Summary judgment shall be granted in favor of a moving party where the "pleadings, depositions, answers to interrogatories, and admissions on file, together with the affidavits, if any, show that there is no genuine issue as to any material fact and that the moving party is entitled to judgment as a matter of law." Fed.R.Civ.P. 56(c). The moving party bears the burden of establishing the absence of any genuine issue of material fact. Anderson v. Liberty Lobby, Inc., 477 U.S. 242, 256, 91 L.Ed.2d 202, 106 S.Ct. 2505 (1986). When considering a motion for summary judgment, the Court does not engage in fact-finding or weighing of credibility, but determines whether any material questions of fact are in dispute after resolving all ambiguities and drawing all justifiable inferences in favor of the nonmoving party. Reeves v. Sanderson Plumbing Prods., Inc., 530 U.S. 133, 150, 147 L.Ed.2d 105, 120 S.Ct. 2097 (2000); Anderson, 477 U.S. at 250; Carlton v. Mystic Transportation Inc., 202 F.3d 129, 133 (2d Cir. 2000). A genuine issue of material fact exists if "a reasonable jury could return a verdict for the nonmoving party." Anderson. 477 U.S. at 248; Converse v. General Motors Corp., 893 F.2d 513, 514 (2d Cir. 1990).

  IPC, citing Plaintiff's testimony, contends that Jerrick failed to maintain the sidewalk bridge in compliance with the applicable provisions of the NYC Administrative Code. The relevant provision reads as follows: (b) Sidewalk sheds.

(1) Every sidewalk shed deck shall be designed and constructed to carry a live load of at least three hundred psf. However, a live load of one hundred fifty psf may be permitted for buildings less than one hundred feet in height provided there is no storage thereon. The members of the sidewalk shed shall be adequately braced and connected to prevent displacement or distortion of the framework. Where posts supporting the shed deck are placed beyond the curb, such posts shall be protected against displacement by vehicles.
(2) The deck of the sidewalk shed shall consist of planking closely laid, and made tight.
(6) The outer side and ends of the deck of the shed shall be provided with a substantial enclosure at least three feet six inches high. Such enclosure may be vertical or inclined outward at approximately forty-five degrees, and shall consist of boards laid close together and secured to braced uprights, of galvanized wire screen not less than no. 16 steel wire gage with a one-half inch mesh, of corrugated metal, or of solid plywood. Temporary removal of portions of the enclosure shall be permitted for handling material.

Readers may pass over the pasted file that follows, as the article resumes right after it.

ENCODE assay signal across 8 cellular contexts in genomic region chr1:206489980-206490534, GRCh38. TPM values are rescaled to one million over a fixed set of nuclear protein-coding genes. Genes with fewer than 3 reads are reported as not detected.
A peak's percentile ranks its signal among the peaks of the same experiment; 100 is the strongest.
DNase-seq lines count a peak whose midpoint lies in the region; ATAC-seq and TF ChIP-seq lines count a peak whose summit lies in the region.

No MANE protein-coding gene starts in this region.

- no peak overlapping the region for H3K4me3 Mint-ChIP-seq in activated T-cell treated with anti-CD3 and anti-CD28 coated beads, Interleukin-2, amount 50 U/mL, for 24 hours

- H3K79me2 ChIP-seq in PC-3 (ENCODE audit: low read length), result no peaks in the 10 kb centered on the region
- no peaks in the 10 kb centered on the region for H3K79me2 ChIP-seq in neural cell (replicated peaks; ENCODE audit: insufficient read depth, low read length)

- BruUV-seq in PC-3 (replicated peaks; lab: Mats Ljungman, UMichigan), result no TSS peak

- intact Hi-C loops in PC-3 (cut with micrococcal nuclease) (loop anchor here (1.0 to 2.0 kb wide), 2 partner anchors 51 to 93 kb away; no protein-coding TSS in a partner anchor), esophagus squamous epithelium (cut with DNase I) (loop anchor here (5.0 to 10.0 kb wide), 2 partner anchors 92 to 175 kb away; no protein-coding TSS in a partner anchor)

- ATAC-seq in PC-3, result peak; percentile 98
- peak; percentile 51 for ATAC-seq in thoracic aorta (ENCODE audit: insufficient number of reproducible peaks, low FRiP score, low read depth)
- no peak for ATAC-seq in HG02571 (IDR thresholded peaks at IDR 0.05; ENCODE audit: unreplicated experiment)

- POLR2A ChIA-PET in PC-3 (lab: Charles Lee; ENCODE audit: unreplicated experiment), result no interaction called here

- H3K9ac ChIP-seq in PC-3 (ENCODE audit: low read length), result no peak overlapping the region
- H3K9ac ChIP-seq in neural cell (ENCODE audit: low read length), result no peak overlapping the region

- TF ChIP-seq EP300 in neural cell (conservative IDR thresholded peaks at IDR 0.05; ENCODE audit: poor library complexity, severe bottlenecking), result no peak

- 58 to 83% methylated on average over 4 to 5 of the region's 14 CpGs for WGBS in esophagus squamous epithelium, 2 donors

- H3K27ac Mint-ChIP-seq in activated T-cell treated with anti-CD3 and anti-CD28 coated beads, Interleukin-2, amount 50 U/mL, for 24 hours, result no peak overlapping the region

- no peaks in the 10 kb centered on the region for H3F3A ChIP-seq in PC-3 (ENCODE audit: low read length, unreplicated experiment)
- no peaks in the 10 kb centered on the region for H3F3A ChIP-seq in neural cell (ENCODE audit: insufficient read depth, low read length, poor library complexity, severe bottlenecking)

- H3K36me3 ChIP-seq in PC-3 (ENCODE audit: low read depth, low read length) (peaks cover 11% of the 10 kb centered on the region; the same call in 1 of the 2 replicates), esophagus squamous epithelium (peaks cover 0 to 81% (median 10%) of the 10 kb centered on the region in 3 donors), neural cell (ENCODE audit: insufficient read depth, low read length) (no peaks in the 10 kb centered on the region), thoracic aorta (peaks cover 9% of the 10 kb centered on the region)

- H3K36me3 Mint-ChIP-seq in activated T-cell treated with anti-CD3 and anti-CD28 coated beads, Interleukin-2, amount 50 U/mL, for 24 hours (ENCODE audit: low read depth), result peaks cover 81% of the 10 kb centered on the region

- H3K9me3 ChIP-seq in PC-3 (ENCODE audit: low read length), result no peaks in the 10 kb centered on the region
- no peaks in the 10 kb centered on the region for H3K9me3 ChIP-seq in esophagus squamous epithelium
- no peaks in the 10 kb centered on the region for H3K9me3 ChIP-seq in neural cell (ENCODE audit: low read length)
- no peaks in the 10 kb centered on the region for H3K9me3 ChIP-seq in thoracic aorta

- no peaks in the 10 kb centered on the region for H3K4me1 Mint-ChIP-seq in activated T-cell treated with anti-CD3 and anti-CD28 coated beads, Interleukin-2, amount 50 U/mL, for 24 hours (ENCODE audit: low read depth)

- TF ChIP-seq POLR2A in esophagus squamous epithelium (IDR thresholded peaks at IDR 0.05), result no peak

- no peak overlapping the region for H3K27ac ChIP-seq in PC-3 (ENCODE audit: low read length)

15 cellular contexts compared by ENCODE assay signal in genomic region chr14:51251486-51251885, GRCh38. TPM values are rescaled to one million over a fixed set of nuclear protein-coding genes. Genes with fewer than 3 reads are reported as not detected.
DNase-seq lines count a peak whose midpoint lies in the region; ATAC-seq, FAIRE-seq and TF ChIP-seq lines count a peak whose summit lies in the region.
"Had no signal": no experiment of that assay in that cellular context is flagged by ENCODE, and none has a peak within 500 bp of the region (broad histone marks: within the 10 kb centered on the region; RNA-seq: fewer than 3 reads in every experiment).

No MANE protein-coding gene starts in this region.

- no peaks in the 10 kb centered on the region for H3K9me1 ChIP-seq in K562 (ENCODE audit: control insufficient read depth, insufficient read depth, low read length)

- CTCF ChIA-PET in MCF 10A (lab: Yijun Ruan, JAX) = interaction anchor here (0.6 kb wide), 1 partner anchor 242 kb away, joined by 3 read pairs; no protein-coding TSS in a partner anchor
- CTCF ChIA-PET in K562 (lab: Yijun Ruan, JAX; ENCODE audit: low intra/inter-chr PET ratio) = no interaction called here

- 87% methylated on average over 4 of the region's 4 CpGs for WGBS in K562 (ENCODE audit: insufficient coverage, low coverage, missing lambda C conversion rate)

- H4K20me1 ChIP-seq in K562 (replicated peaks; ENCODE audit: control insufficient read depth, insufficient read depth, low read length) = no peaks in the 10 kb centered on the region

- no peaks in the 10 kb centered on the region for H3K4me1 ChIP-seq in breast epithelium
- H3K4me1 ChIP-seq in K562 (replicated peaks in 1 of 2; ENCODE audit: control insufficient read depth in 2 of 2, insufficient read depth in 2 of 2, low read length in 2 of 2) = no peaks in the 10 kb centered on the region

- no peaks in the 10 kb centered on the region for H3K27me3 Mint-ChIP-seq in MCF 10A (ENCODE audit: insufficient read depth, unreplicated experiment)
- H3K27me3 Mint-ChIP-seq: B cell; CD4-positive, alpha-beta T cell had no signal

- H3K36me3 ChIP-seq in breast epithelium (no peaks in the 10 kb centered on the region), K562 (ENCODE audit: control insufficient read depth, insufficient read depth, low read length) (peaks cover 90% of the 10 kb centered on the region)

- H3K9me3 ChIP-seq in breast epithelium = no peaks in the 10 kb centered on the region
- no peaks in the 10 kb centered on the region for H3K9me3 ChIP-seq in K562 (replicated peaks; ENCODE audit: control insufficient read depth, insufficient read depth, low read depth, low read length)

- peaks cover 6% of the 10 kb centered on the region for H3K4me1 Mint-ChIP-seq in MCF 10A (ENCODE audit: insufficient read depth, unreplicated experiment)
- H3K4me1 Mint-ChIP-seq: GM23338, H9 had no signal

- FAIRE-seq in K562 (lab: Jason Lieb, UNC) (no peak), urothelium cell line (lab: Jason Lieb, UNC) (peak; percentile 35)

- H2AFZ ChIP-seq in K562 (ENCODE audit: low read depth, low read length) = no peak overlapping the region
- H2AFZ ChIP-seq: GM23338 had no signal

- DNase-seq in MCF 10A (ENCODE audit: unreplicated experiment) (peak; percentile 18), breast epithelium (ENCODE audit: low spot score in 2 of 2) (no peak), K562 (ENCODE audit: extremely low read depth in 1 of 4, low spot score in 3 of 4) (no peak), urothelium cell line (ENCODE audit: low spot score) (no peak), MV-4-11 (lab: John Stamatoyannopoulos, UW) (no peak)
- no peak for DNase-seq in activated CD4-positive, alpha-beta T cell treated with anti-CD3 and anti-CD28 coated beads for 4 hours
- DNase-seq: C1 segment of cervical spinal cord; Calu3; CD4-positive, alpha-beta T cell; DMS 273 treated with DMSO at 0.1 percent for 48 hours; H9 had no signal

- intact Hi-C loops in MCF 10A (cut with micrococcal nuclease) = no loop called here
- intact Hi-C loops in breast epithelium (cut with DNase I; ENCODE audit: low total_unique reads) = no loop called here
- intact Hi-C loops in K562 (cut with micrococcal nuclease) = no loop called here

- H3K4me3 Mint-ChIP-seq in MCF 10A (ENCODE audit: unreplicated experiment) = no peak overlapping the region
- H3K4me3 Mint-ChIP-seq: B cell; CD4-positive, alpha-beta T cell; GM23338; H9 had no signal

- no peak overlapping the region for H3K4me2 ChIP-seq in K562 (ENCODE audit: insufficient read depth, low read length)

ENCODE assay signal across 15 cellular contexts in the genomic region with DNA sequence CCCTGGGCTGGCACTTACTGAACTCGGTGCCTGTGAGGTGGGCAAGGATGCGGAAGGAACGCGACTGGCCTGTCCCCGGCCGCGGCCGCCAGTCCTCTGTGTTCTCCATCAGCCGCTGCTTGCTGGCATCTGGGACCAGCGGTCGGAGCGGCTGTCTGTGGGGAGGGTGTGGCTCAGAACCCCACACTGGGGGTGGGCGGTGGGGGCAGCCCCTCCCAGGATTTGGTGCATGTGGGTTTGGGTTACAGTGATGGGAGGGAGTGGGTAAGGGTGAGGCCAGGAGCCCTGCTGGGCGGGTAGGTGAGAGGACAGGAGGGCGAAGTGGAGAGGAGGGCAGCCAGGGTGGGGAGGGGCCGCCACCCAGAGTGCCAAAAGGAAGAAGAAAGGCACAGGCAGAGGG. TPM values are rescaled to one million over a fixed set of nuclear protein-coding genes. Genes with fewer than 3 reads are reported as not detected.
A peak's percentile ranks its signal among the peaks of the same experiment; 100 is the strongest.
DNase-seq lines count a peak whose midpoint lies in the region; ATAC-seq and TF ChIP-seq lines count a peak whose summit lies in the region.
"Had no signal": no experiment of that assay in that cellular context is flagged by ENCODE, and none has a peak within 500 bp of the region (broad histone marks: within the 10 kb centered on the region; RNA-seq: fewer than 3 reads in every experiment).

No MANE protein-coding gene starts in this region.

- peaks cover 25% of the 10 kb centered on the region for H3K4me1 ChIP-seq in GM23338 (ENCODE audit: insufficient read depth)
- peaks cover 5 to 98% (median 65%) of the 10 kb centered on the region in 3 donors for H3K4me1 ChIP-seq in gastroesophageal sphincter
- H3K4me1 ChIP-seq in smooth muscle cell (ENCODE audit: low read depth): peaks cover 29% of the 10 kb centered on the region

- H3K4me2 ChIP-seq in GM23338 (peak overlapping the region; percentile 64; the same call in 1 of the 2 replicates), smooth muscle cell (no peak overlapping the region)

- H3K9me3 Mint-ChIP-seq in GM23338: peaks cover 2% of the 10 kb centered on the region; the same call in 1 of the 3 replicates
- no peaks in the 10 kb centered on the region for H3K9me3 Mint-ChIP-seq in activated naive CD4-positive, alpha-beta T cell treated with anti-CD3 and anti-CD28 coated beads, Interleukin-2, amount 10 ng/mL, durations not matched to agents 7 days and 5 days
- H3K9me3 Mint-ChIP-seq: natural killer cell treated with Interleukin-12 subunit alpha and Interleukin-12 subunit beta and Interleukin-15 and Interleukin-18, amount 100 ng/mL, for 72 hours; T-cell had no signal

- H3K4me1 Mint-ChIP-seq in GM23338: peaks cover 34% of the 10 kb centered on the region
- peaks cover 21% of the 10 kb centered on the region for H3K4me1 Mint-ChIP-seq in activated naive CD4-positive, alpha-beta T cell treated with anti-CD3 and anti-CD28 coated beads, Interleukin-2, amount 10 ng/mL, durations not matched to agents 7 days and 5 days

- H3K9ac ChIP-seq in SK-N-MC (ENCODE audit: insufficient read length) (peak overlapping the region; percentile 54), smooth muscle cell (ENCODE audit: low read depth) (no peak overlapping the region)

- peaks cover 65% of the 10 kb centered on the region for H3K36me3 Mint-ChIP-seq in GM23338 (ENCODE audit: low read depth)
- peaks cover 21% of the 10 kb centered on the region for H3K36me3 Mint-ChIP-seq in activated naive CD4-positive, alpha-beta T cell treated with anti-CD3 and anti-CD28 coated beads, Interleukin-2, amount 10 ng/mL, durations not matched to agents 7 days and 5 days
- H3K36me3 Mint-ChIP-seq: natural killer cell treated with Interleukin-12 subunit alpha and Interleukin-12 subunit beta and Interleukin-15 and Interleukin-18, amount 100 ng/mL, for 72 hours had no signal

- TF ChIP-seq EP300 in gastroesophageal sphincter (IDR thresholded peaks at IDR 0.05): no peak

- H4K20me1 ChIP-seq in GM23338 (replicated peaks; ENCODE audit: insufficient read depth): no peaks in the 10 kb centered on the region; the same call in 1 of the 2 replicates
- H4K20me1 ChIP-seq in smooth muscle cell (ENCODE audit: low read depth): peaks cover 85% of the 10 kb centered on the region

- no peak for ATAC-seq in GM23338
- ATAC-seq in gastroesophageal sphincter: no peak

NYC Administrative Code § 27-1021 (2001). IPC also cites § 23-1.18 of the New York Codes, Rules and Regulations which contains similar provisions for protection of workers engaged in construction or renovation of a building. See NYCRR § 23.1-18 (2004). Based on Plaintiff's deposition testimony regarding the presence of water on wood involved in the accident, motion in the flooring plank, and the height of the bridge enclosure, IPC asserts that summary judgment must be denied because a jury could find that Jerrick failed to comply with the requirements of, inter alia, subsection 27-1021(b)(6) of the NYC Administrative Code. Although Jerrick presents contrary evidence concerning the cause of the accident and contests IPC's interpretation of Plaintiff's deposition testimony, it fails to carry its burden of demonstrating that there is no genuine issue of material fact as to its compliance with the sidewalk shed construction requirements of local law and, thus, as to whether it may have been negligent in the construction or maintenance of the bridge. Plaintiff's testimony regarding wet wood in the area of the 2 x 4 that became loose and that the bridge enclosure was too low and too weak to stop his fall is, furthermore, sufficient to demonstrate the existence of a genuine issue of material fact as to the possible role of negligence by Jerrick in causation of the accident.

  Thus, material issues of fact exist which preclude summary judgment. Plaintiff has adequately demonstrated that there are questions of fact as to whether the bridge flooring and barrier wall were improperly constructed and maintained, and whether this improper construction and maintenance was the proximate cause of Plaintiffs injuries.


  For the foregoing reasons, Third-Party Defendant Jerrick's motion for summary judgment in this matter is denied. The parties shall appear for a settlement conference before Magistrate Judge James C. Francis IV, at 500 Pearl Street, New York, New York, Room 18D, on May 10, 2004, at 11:30 a.m. The final ...

Buy This Entire Record For $7.95

Download the entire decision to receive the complete text, official citation,
docket number, dissents and concurrences, and footnotes for this case.

Learn more about what you receive with purchase of this case.